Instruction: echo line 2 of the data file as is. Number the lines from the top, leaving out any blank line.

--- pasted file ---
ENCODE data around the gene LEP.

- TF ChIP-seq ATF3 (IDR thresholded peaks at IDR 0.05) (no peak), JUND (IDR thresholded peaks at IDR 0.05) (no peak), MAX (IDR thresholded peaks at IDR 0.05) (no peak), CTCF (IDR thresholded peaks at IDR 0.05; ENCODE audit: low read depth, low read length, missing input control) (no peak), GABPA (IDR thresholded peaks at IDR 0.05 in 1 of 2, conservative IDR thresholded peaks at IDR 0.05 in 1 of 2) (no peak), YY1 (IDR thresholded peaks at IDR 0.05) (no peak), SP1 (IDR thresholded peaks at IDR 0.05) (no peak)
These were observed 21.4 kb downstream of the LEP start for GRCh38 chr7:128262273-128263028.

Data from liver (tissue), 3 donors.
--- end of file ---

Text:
- TF ChIP-seq ATF3 (IDR thresholded peaks at IDR 0.05) (no peak), JUND (IDR thresholded peaks at IDR 0.05) (no peak), MAX (IDR thresholded peaks at IDR 0.05) (no peak), CTCF (IDR thresholded peaks at IDR 0.05; ENCODE audit: low read depth, low read length, missing input control) (no peak), GABPA (IDR thresholded peaks at IDR 0.05 in 1 of 2, conservative IDR thresholded peaks at IDR 0.05 in 1 of 2) (no peak), YY1 (IDR thresholded peaks at IDR 0.05) (no peak), SP1 (IDR thresholded peaks at IDR 0.05) (no peak)